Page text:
Despite how old methods of animal farming are romanticized, so-called livestock were non-existent in North America before colonization. Yet animal agriculture's monopoly on our land and resources has been happening for a long time; it's just becoming more urgent with growing human population/consumption.
2) Aren't vegan diets "a waste" of marginal land?
Vegan diets require far less land. Per a massive 2018 study, a global vegan shift would free up land equivalent to the size of the US, China, European Union and Australia combined.
Therefore, we wouldn't need to use marginal land to graze domesticated animals. More land could be returned to wild habitats performing invaluable ecosystem services, rather than converted to what is essentially yet more office space for animal agriculture.
We don't need to "turn grass into steak;" we need to eat human-edible plant foods, allowing more grasslands and forests and other habitats to be re-wilded or remain undisturbed.
Besides, the idea that poor quality soils can only support animal production is a widely held yet non-supported assumption. Examples of hardy, human-edible plants that grow in difficult conditions include leafy greens, fruit, roots, buckwheat, rye, barley, quinoa, amaranth, and several leguminous plants.
3) Why not just focus on eating local?
Although the "locavore" movement is very popular, "food miles" present an incomplete picture. Studies show that transportation only accounts for 11% of the total emissions produced by a food, while 83% are released during production (before the food leaves the farm).
The production of animal foods is inherently more resource-intensive and less efficient, regardless of how far the animals' flesh and secretions are transported.
4) But isn't veganism a privilege?
Food choice is the privilege. Vegan diets are just one form of food choice among many. Having unlimited access to animal foods is also a privilege, so this accusation is a double standard.
In much of the world, the price of animal foods reflects their true material cost (distorted in the West by tax subsidies) and are therefore typically considered a luxury and privilege. Scientific research published in 1999 estimated that worldwide:
- 2 billion people live primarily on a meat-based diet (richer countries)
- 4 billion live primarily on a plant-based diet (poorer countries)
- "Shortage of cropland, freshwater, and energy resources requires that most of the 4 billion people live primarily on a plant-based diet."
As developing nations gain wealth, demand for meat and dairy (not beans and rice) grows because of the luxury status/high resource cost of the former. Meanwhile, per the Economist, "The desires of rich carnivores often trump the needs of poorer cereal consumers."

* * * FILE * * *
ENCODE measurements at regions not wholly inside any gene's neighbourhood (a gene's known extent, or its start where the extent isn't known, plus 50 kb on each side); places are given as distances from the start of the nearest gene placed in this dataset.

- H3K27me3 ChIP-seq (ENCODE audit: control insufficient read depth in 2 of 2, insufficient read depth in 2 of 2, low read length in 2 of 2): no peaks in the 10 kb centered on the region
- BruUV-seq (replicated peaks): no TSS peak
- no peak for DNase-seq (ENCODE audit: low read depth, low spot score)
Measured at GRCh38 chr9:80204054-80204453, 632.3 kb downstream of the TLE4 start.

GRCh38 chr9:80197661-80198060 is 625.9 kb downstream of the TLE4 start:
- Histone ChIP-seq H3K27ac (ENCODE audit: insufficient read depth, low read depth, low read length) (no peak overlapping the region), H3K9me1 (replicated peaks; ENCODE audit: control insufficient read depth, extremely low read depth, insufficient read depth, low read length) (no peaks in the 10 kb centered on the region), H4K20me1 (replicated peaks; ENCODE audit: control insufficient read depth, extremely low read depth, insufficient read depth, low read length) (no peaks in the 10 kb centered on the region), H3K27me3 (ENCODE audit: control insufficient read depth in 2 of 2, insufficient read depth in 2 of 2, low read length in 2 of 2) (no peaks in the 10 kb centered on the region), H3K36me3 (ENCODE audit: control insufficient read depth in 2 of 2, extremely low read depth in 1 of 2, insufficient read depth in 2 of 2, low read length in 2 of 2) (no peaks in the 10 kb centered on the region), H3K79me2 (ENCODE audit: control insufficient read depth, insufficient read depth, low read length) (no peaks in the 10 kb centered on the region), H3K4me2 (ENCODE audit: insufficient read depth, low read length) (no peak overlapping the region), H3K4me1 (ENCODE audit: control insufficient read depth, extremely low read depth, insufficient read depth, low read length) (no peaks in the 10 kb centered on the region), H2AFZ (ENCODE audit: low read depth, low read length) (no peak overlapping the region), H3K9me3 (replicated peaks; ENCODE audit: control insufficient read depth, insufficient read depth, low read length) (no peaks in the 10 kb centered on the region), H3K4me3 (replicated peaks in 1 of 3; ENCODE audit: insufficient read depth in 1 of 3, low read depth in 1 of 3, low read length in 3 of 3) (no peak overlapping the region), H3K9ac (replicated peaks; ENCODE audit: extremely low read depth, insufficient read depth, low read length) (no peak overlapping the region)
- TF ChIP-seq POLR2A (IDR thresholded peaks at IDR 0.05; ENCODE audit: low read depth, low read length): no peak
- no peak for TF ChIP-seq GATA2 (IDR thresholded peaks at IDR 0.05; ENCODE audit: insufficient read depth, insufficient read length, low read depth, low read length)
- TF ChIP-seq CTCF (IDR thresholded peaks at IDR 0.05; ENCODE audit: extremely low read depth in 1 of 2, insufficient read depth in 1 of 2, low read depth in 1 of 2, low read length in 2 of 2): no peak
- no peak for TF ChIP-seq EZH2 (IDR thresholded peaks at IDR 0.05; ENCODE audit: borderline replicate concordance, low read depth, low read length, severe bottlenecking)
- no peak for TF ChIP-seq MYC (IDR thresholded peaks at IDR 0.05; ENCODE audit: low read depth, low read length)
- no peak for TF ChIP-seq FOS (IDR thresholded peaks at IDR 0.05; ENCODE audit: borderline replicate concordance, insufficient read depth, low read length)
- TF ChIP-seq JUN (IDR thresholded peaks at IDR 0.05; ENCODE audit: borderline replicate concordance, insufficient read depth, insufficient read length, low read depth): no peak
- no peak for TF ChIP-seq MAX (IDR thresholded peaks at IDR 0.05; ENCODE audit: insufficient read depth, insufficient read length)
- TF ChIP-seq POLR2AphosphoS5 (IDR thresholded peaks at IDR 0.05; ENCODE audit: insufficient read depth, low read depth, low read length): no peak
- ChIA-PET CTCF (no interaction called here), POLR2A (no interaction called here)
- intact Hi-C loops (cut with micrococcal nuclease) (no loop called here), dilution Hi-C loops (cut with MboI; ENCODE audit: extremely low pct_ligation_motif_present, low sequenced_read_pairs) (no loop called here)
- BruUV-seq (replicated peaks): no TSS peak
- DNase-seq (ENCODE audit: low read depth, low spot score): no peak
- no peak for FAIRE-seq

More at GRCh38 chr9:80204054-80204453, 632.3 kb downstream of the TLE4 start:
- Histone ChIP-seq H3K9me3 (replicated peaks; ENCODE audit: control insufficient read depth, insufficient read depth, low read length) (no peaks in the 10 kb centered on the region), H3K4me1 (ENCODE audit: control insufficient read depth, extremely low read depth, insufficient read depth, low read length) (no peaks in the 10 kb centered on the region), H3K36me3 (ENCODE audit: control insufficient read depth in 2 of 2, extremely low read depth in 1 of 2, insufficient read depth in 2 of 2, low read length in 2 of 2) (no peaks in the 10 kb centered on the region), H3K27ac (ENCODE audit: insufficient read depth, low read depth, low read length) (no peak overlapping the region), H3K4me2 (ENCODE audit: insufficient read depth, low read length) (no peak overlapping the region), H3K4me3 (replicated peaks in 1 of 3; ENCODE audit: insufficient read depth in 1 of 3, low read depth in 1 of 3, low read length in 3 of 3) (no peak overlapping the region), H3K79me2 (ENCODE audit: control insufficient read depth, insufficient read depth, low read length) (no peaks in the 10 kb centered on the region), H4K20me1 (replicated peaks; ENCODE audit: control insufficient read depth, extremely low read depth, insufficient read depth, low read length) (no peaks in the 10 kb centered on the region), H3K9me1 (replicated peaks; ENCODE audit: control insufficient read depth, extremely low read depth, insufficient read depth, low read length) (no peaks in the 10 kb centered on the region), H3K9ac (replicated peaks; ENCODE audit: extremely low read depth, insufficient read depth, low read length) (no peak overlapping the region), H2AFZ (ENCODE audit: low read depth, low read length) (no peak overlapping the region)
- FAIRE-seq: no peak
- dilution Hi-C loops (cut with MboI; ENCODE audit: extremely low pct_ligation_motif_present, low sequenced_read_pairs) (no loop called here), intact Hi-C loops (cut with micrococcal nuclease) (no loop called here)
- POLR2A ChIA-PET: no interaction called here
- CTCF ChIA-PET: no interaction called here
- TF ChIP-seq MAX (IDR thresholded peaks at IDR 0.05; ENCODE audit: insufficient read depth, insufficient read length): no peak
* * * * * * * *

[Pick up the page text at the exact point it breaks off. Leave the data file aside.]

Those of us with access and autonomy can use our privilege for good and dramatically reduce the strain on the global food supply by shifting to a vegan diet.
See our blog post on this topic for more.
5) Doesn't sustainable small-scale agriculture need to include animals & manure?
Paraphrased from Nassim Nobari of Seed the Commons:
The locavore movement defaults to a vision of small-scale agriculture that includes farmed animals, often positioned as the only alternative to industrial agriculture (therefore serving to further delegitimize veganism). But this is a false dichotomy. Biodiverse food systems can and do exist within a framework that eschews animal exploitation.
Believe it or not, veganic farming is actually nothing new. North American indigenous agricultural systems didn't use domesticated animals before the colonists came along. The highly efficient milpa system in Mesoamerica (based on corn, beans, and squash) fed what was likely the densest population on the planet at the time without any animal inputs, including draft animals.
Basic laws of biophysics show that secondary consumption of plants is far less efficient than primary consumption. Yet nearly half of the global surface area is being used to graze and/or cycle feed crops through tens of billions of animals, even though most of those calories are burned up to power their bodies and it's an inefficient use of land. Whether farmed animals are pastured locally or factory farmed far away, these inherent inefficiencies on an epic scale result in a massive yet largely overlooked waste of resources and cause of pollution. Vegan diets get around this needless inefficiency and therefore have a much lighter environmental footprint – and a vegan shift must go hand in hand with agricultural shifts that include ending animal agriculture subsidies along with a cultural shift shattering the taboos surrounding these topics.
Now that we've covered this overview, let's dive into some more specific areas.